• I think you are reading a great deal more
                  into what I said than it properly contains.

                  Correction of errors involves repudiation of said errors,
                  for if they are not repudiated they cannot be corrected;
                  whether by logic and experience or by divine revelation.

        • Theo, I feel like I earned a degree in ecclesiology in reading this. Thank you!

        • Joseph Lipper says

          The Roman Catholics would have to renounce the papal dogmas, and that by itself would be a renunciation of the papal infallibility associated with those dogmas.

          • That would be the shortest route from point A to point B. And Fr. Josiah Trenham says San Francisco Abp. Salvatore Cordileone has said in his hearing that if only the Catholic Church would admit its councils aren’t really ecumenical, that would solve a lot of problems. Something I would agree with. How can they be ecumenical when half the world’s bishops are missing and not in agreement?

            But there’s also a diplomatic aspect, how to bring about needed change without creating even more scandal, confusion and possible schism or loss of faith for the billion Catholics around the globe – and throwing off the trads even more. They would think the Church had totally apostatized! Taylor Marshall, whom I met years ago, would have a cow!

            Since the Catholic Church believes in the development of doctrine, this does give it the opportunity to “develop” (i.e. correct) these doctrines in a way that does actually bring them back to tradition, but in a gradual and more face-saving way.

            That is how I see this committee working, which has been around since 1982, founded under Pope Paul II. The committee has done good work, including admitting failure and going back to the drawing board when necessary, initiating more careful, objective and unbiased historical study.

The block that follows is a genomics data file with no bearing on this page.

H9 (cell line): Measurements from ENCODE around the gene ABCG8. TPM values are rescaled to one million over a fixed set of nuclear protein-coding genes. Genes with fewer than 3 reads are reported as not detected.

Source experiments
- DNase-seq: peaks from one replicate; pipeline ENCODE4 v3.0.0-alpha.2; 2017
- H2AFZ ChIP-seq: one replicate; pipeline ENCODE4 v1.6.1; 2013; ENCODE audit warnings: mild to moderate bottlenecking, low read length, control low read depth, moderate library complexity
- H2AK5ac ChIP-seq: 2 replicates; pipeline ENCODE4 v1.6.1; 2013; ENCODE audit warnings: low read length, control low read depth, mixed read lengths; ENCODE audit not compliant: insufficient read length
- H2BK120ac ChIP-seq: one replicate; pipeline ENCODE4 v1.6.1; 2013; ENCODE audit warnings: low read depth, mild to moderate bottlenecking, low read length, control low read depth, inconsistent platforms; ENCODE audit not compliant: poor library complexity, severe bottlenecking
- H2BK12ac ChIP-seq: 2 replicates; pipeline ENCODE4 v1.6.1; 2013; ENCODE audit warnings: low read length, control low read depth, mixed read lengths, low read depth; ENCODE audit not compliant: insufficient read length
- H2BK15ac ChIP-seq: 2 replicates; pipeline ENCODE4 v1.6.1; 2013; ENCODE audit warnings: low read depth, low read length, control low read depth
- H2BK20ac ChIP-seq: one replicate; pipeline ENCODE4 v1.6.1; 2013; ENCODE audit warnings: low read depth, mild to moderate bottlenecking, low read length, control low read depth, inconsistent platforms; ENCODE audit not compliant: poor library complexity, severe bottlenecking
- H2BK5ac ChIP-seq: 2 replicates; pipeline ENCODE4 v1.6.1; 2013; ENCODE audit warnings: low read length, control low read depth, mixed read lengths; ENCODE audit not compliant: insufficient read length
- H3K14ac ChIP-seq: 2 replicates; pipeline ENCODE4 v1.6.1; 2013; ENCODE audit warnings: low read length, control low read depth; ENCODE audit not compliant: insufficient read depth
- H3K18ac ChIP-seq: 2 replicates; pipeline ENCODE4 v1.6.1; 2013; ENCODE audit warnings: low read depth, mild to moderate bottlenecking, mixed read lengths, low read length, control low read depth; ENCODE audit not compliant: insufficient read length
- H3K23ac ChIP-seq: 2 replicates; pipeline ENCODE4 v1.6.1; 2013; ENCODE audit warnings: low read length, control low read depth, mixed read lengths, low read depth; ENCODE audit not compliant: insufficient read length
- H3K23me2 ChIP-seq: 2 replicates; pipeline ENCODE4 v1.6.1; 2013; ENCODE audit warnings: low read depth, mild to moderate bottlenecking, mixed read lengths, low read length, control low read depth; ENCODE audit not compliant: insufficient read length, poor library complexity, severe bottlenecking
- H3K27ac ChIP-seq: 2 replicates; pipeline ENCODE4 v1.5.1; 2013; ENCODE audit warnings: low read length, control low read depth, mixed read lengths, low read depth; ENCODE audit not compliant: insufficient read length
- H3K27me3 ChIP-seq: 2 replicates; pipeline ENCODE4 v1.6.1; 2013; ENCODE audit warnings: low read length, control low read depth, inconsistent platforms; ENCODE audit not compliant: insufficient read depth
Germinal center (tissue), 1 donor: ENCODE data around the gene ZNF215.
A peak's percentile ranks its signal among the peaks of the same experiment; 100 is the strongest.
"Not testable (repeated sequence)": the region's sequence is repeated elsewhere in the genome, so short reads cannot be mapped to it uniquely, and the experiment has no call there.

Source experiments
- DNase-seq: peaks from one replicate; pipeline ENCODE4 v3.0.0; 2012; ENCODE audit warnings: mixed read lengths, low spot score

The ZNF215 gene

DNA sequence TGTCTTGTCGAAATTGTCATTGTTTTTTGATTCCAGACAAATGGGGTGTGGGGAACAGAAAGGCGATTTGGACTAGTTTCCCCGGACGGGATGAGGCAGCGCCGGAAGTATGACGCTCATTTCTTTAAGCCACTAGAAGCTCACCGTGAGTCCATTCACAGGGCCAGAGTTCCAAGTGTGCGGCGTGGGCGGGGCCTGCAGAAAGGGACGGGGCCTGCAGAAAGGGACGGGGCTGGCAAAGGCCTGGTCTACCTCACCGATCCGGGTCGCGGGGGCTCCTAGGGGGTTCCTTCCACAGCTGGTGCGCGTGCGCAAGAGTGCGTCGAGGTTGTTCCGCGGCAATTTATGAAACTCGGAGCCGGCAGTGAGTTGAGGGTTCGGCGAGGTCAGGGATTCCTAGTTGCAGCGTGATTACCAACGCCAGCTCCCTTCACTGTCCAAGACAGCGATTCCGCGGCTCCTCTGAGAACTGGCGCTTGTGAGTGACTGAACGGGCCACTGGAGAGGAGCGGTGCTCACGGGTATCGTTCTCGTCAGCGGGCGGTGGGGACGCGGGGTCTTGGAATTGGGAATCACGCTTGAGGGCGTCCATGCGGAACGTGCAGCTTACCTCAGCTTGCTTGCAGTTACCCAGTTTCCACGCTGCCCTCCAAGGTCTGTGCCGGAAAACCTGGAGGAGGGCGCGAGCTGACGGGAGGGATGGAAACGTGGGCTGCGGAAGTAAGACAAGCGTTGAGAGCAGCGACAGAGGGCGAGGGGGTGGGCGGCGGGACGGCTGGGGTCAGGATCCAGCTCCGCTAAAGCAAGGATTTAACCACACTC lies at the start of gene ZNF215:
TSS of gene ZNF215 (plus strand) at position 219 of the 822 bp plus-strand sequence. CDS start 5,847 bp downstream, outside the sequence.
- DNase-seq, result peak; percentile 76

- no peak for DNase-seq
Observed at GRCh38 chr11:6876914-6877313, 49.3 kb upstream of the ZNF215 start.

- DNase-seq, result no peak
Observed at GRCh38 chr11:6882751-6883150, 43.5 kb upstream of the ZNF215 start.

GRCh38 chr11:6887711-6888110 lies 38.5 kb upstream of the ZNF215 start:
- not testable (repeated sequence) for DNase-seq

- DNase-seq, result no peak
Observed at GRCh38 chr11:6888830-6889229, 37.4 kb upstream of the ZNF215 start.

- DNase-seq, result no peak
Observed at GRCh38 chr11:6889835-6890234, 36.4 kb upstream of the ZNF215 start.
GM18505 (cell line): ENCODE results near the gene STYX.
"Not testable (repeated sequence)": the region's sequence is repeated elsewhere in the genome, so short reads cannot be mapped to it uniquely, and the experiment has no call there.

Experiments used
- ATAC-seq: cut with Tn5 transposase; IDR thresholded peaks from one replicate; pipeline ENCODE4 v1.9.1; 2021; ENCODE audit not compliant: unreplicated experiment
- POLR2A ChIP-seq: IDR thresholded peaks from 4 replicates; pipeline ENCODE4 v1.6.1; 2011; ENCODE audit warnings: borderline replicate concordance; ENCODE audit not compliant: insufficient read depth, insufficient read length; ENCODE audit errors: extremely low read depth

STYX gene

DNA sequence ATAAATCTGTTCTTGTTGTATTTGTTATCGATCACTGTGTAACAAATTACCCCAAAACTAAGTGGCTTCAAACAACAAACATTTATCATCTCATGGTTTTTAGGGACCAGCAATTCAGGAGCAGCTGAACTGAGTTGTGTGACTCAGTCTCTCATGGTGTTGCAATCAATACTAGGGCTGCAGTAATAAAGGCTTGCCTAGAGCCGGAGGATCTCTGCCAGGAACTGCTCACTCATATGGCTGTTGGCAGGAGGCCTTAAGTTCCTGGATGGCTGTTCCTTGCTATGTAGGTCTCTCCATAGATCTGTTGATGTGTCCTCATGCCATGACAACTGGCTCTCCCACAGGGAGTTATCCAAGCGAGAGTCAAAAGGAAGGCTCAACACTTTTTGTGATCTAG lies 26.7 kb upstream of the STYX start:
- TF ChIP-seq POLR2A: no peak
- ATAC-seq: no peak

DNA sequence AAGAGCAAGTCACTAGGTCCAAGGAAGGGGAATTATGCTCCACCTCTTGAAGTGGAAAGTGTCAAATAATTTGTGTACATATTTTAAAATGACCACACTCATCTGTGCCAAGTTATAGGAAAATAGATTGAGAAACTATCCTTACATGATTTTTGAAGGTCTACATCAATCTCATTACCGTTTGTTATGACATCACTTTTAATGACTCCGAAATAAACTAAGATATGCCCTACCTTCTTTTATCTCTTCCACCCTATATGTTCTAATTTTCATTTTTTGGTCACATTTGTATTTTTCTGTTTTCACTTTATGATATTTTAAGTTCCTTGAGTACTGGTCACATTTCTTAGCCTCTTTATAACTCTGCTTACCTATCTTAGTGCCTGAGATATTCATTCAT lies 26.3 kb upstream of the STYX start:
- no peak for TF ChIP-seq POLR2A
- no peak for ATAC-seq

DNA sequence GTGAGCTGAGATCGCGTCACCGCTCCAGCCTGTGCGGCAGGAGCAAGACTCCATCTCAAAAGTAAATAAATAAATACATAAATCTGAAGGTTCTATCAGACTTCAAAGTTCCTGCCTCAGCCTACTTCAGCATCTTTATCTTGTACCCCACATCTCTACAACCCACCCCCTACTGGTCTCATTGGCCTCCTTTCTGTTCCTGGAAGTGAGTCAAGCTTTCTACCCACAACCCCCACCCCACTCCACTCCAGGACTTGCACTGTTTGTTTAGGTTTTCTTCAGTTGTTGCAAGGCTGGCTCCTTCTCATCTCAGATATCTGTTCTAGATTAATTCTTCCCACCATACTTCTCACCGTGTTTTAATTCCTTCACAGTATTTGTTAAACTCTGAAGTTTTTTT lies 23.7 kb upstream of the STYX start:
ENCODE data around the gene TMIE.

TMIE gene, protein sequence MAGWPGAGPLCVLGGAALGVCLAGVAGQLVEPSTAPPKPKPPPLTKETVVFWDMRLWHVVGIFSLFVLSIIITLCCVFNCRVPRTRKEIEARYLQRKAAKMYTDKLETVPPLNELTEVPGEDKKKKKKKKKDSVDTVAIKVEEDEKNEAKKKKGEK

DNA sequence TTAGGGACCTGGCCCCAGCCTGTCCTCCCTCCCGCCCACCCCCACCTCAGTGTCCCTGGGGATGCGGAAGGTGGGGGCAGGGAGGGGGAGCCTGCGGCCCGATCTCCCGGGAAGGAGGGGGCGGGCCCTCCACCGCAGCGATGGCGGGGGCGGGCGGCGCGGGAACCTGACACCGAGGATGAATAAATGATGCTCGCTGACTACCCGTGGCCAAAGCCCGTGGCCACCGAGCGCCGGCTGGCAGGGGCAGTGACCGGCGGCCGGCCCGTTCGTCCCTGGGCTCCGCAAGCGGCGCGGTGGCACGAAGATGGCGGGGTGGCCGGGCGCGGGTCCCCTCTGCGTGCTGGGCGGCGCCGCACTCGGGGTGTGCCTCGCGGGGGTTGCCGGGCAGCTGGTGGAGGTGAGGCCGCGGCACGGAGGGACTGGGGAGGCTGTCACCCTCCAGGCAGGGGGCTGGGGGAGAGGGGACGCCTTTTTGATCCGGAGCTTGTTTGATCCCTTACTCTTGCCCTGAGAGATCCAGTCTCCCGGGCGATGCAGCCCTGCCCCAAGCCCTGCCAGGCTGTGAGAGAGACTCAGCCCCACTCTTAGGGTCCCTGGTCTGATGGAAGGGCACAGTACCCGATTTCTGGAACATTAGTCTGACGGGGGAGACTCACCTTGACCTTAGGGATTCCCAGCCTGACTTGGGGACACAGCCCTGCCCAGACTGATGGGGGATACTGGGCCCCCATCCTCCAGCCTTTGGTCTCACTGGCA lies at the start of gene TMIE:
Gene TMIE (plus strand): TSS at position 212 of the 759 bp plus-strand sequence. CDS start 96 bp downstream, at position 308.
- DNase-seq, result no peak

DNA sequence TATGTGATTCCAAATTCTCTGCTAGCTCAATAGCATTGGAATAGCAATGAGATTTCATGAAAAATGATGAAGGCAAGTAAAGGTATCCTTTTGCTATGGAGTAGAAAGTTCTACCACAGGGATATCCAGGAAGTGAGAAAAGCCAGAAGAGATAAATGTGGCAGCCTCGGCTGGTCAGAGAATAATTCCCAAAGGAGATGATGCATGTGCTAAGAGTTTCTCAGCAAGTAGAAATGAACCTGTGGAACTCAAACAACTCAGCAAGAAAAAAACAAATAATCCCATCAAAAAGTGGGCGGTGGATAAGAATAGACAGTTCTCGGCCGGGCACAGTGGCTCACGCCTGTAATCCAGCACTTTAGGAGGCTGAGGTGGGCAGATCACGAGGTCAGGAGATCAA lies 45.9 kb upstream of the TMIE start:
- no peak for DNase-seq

My fear is Francis, newer on the scene and with a different agenda, might mess it up by trying to force a false union prematurely. He could, as he has done elsewhere to the chagrin of good Catholics, change the committee membership to his own men who support his agenda. That would be a tragedy.

            At any rate, authentic reunion will be a difficult thing to accomplish. Not only many theological issues, but cultural issues, habits of thought, assumptions. Having Eastern Orthodoxy present in the West is helping as Americans discover it and convert, but I think a century or so might be needed for it grow and be really understood – and then the massive task of identifying and weeding out what is not good in Western development. A problem already in the Orthodox Western Rite, but that’s a different subject.

            • …weeding out what is not good in Western development. A problem already in the Orthodox Western Rite, but that’s a different subject.

              As a former RC I’m pretty intrigued by the Western Rite. But, from what I’ve seen it realllly needs to be standardized across the board between ROCOR & Antiochian WR. The WR parishes under Antioch seem to be the ones that cling to post-schism practices like stations of the cross, rosary, sacred heart, corpus christi processions etc,.

              It doesn’t seem like this is at every WR parish but it does seem to be a problem in a few places.

              On top of that they essentially use a liturgy from the book of common prayer that has been “Orthodoxified.”

              If ROCOR & Antioch can get together and hammer out these issues with the WR then I would probably attend if there was one nearby, but, as of now I’ll pass

              • Petros, you said:

                The WR parishes under Antioch seem to be the ones that cling to post-schism practices like stations of the cross, rosary, sacred heart, corpus christi processions etc,.

                To be clear, I don’t actually have a problem with Catholic devotions approved by bishops for use in the WR. I have a problem with the theological confusion I encountered there, especially on the part of pastors who were brought in from Protestant or Catholic backgrounds with very little formation, thus still operating from essentially Protestant or Catholic mental frameworks. As a careful student and teacher of theology, it drove me nuts. I finally went back East where we know who we are and what we believe (and don’t believe). I have a good solid Orthodox pastor now and am much happier.

                • I can’t think of any RC devotions, besides maybe stations of the cross, that are compatible with Orthodox theology or praxis. I’m not sure that there are any that are approved by the bishops except maybe the Orthodox rosary.

                  The scapular with the Sabbatine privileges, sacred heart/immaculate heart worship, eucharistic adoration..all of these appeared centuries after the schism and developed in a framework of post-schism Roman Catholic theology, which is not compatible with Orthodoxy.